CLEVELAND —** A hospital visit helped offer Browns rookie quarterback DeShone Kizer and several of his teammates perspective earlier this week.
"There's a lot that goes on the season as far as football goes and we spend quite a bit of time preparing for each week. But it's all good for us to put things in perspective, to take our minds off of football and realize what we actually do this for," Kizer said. "And it's for the people who are out there and fight every day for things that are a lot bigger than football."
Kizer, Danny Shelton, Larry Ogunjobi, Shon Coleman, Randall Telfer, Marcus Martin and J.P. Holtz visited University Hospitals' Seidman Cancer Center on Tuesday as part of Browns Give Back's support of Crucial Catch and Breast Cancer Awareness Month
The team passed out gifts and cookies to patients, smiled for photos and thanked UH's medical staff for their daily contributions. The group also delivered Browns hats to the hospital's Le Salon, a free nail and wig salon that is part of the American Cancer Society Wig Salon Program for patients in the Seidman Cancer Center.
"It was really an awesome time to come in and meet with some of the people going through tough times," Kizer said.
Everybody was beaming and it was just a break in the trauma they are going through," added Jill Dietz, the director of Breast Center Operations at University Hospitals Cleveland Medical Center. "It put a smile on everybody's face."
The Browns will support Breast Cancer Awareness Month, supporting the American Cancer Society and the team's Making Strides Against Breast Cancer initiative as part of the "A Crucial Catch" campaign, throughout October and during Sunday's game against the Jets. Along with other awareness components, the Browns will recognize a group of breast cancer survivors pregame through the American Cancer Society.
DeShone Kizer, Danny Shelton and Browns players passed out gifts to patients to show their support and brighten spirits. #give10
Dietz, who will serve as an honorary coin toss captain Sunday, outlined why it's important to continue raising awareness about breast cancer and the treatment options available.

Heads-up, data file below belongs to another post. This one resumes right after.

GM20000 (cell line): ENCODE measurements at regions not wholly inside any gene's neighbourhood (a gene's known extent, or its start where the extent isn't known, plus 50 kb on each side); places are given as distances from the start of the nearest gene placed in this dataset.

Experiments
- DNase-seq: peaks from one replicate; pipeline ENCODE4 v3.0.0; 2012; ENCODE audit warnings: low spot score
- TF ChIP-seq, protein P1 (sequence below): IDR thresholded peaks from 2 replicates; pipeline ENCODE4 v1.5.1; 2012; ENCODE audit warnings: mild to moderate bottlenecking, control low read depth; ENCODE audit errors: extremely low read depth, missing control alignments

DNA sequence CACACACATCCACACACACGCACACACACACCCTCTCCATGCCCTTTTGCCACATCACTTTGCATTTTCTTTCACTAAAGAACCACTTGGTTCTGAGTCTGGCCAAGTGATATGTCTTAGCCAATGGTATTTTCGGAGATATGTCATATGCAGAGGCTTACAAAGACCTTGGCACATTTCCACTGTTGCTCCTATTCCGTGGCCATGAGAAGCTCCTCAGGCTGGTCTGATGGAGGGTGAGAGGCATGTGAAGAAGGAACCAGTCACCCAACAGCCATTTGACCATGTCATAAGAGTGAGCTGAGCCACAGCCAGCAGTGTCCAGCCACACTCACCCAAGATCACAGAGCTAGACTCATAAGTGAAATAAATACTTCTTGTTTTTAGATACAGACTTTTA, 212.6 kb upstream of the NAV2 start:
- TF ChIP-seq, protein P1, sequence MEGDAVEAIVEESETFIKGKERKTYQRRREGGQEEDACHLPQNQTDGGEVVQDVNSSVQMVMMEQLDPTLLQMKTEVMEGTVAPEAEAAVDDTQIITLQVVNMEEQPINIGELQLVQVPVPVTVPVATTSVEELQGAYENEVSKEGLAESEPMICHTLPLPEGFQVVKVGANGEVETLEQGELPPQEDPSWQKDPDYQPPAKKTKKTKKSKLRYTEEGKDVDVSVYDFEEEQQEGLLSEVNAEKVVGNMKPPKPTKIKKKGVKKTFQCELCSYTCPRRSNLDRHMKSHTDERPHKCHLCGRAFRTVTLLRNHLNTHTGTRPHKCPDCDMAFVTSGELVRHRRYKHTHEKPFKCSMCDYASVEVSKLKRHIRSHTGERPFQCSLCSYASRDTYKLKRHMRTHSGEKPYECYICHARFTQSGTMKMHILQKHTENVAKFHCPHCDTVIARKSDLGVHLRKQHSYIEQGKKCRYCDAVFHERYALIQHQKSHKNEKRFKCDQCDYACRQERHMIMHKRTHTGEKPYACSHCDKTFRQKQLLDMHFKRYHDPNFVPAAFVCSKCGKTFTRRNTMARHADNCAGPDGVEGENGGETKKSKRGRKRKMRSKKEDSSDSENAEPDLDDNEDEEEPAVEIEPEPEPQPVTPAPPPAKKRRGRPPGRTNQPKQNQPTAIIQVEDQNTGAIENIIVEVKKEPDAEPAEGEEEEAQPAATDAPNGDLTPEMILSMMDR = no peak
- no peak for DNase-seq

"I think it's important because I've been taking care of breast cancer patients for 20 years, I still see people coming in with advanced cancers and really when we find cancers early by getting in and getting mammogram, we can take care of them and we can beat it," she said. "We have the people and the means and the technology to take care of patients with breast cancer. We just have to find them."
Kizer, who joined Cleveland this past spring, has already entrenched himself in the community by partnering with University Hospitals.
"When I first got here in Cleveland, one of the first things I wanted to do was create a relationship with an organization who's helping, and University Hospitals was one of the first people I met with," he said.
"Spent quite a bit of time here and now we've created a partnership where I can get back and forth here as much as I can on our off days, and our bye week and throughout the offseason and spend time with some of the patients here to make my impact off the field just as big as I can on the field."
This year, the NFL and American Cancer Society are broadening the scope of their efforts to tackle multiple types of cancer, in additional to breast cancer. For more information on the "A Crucial Catch" campaign, visit www.nfl.com/crucialcatch.
About the Cleveland Browns and Browns Give Back:
The Browns Give Back to Northeast Ohio with a commitment to education and youth football while engaging the community through the team's signature First and Ten volunteer movement. For more information, visit www.clevelandbrowns.com/brownsgiveback.